Some scholars believe that the Aaronides constituted a priestly clan that had its origins in Egypt in pre-Mosaic times and very early embraced the new faith of Moses, anticipating in this respect the tribe of Levi. It used its prestige and influence among the people to gain support for Moses. This is regarded as being the real situation behind Exodus 4:14.0"., 27-31. Further corroboration of this theory is seen in the fact that in contrast to the justification for the selection of the clan of Phinehas (Num. 25:10-13) and the tribe of Levi (Ex. 32:26-29; Num. 3:12-13, 41, 45; 8:13-17), no reason is given for the choice of Aaron. The priesthood seems to come naturally to him. Another link in the chain of evidence is found in 1 Sam. 2:27-28, which tells of the selection of the house of Eli, undoubtedly considered Aaronide (1 Sam. 22:20; 1 Chron. 24:3), already in Egypt where it was the recipient of a divine revelation. No mention is made of any wilderness events or of the Levites. It is noted further that Egyptian names figure prominently in the Aaronide priesthood, viz., Hophni (1 Sam. 1:3), Phinehas (Ex. 6:25; 1 Sam. 1:3), Putiel (Ex. 6:25), Pashhur (Jer. 20:1; 21:1; Ezra 2:38), and Hanamel (Jer. 32:7). At some period, and in circumstances that can no longer be determined, the Aaronide priesthood amalgamated with the Levites and became the dominant priestly family. Its great antiquity and prestige ultimately generated the pattern of Aaronic genealogizing.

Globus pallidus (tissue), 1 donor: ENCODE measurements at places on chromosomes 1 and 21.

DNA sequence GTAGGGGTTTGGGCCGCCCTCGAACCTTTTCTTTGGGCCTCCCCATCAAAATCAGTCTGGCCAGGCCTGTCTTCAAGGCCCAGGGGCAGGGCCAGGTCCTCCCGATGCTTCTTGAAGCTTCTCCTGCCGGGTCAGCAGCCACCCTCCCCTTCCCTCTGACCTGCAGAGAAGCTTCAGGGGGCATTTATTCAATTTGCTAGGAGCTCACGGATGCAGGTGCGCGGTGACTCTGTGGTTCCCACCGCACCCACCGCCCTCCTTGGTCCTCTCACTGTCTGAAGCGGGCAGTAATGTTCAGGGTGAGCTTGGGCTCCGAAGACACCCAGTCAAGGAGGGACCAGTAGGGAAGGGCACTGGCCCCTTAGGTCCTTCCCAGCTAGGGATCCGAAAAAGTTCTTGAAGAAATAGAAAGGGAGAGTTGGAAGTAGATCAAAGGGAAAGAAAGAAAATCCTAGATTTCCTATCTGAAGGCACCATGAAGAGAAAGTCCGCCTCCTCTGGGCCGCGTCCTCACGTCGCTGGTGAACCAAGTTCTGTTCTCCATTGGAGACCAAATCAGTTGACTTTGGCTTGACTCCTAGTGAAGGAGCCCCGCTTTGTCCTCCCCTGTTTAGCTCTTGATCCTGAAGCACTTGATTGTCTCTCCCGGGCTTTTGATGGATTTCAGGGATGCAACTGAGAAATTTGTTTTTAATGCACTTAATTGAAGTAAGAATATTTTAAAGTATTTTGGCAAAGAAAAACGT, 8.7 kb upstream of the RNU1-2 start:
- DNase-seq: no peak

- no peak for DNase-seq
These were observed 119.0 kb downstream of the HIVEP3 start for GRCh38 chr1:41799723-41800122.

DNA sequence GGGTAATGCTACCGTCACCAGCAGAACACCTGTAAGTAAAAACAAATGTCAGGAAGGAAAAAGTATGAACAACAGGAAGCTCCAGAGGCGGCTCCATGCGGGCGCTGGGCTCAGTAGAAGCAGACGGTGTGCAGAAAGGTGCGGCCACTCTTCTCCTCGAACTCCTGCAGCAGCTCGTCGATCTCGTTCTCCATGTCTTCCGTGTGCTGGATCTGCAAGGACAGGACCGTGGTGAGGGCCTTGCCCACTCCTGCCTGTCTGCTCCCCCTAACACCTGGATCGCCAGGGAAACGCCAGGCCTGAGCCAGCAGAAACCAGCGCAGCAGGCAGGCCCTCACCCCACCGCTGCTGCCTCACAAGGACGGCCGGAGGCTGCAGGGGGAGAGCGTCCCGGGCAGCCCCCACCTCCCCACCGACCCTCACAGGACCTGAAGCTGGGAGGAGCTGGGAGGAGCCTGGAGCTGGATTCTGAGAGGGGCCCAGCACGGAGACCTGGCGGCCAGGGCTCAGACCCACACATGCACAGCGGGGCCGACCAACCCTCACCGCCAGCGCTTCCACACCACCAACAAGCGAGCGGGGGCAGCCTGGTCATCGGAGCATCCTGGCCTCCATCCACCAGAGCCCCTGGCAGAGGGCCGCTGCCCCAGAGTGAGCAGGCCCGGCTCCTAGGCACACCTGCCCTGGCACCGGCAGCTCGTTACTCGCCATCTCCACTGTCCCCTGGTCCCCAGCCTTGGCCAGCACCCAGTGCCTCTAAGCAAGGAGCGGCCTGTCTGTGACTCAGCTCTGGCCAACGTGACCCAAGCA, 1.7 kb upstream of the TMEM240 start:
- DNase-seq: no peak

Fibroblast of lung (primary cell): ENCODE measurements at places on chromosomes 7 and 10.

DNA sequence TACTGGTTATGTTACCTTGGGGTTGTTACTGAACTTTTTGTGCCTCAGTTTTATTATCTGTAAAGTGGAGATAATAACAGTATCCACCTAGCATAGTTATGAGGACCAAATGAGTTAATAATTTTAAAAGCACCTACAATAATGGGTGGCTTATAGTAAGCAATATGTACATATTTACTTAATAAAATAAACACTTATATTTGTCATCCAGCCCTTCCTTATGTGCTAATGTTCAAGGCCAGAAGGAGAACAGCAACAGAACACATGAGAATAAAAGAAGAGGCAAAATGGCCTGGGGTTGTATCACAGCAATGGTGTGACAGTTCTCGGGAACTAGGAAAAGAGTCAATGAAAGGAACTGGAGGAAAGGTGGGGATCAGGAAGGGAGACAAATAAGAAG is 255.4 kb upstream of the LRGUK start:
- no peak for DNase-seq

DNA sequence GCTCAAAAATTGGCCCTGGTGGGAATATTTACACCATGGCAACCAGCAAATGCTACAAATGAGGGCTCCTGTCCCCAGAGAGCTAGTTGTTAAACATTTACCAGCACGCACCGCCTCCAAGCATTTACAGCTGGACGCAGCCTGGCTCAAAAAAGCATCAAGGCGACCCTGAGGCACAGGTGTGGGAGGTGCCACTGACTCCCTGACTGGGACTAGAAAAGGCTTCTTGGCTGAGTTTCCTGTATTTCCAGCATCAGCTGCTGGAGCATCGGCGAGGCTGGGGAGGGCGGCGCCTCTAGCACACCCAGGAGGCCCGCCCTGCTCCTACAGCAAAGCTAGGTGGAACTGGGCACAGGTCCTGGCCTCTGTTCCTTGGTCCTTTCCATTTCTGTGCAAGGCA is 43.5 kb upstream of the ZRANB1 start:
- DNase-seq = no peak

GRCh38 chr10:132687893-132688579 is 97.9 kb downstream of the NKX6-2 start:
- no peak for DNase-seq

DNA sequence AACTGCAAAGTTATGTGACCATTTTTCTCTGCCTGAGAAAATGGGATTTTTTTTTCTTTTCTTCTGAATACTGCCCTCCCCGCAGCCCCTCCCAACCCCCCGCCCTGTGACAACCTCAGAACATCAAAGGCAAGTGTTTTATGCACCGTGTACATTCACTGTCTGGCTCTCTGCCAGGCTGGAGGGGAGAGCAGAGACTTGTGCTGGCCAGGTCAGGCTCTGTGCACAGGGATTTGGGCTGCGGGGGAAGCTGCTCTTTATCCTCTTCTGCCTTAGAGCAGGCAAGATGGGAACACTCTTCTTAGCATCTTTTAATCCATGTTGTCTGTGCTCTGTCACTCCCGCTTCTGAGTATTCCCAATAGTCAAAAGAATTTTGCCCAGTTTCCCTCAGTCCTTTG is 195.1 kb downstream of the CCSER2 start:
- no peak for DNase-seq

(c. mid-ninth century), Babylonian scholar, described as the son of a certain R. Samuel, who lived in Jewish communities in southern Italy. In the sources he is referred to either as Aaron, or Abu Aaron, or Master Aaron (which might be a corrupted version of Abu Aaron). He met with several scholars in Oria, Lucca, and other communities, and many stories were told about his wisdom as well as his magical powers. His appearance is described in Megillat *Ahima’az, which is a literary chronicle of the *Kalonymus family in Italy, and in a document, written by Eliezer ben Judah of Worms in the second or third decade of the 13th century, tracing the history of the tradition of exegesis of prayers used by Eleazar and his teacher, *Judah b. Samuel he-Hasid. These two sources agree in attributing to Aaron, who is described by R. Eleazar as av kol ha-sodot ("father of all the secrets"), the transmission of certain doctrines and methods from the East to the West, to the Kalonymus family in Italy and Germany. As to the nature of these secrets, it is clear from Megillat Ahimaaz that before the arrival of Aaron, Jewish scholars in Italy were studying early mystical, eastern works, especially the mysticism of the Heikhalot and Merkabah. Eleazar’s words seem to prove that Aaron contributed to the Ashkenazi hasidic tradition of prayer exegesis. The stories in Megillat Ahimaaz suggest that he may have transmitted some magical formulae, as magic was one of the fields of study (usually secret) of both the Italian and the Ashkenazi scholars. There is no evidence that Aaron contributed anything to the development of theological doctrines or mystical speculations in these areas. Nor is there proof that any known book was written by Aaron or contained a contribution by him. However, in the traditions of the Kalonymus family, Aaron serves as the link connecting its own western culture with the revered centers of learning in Babylonia of the geonic period.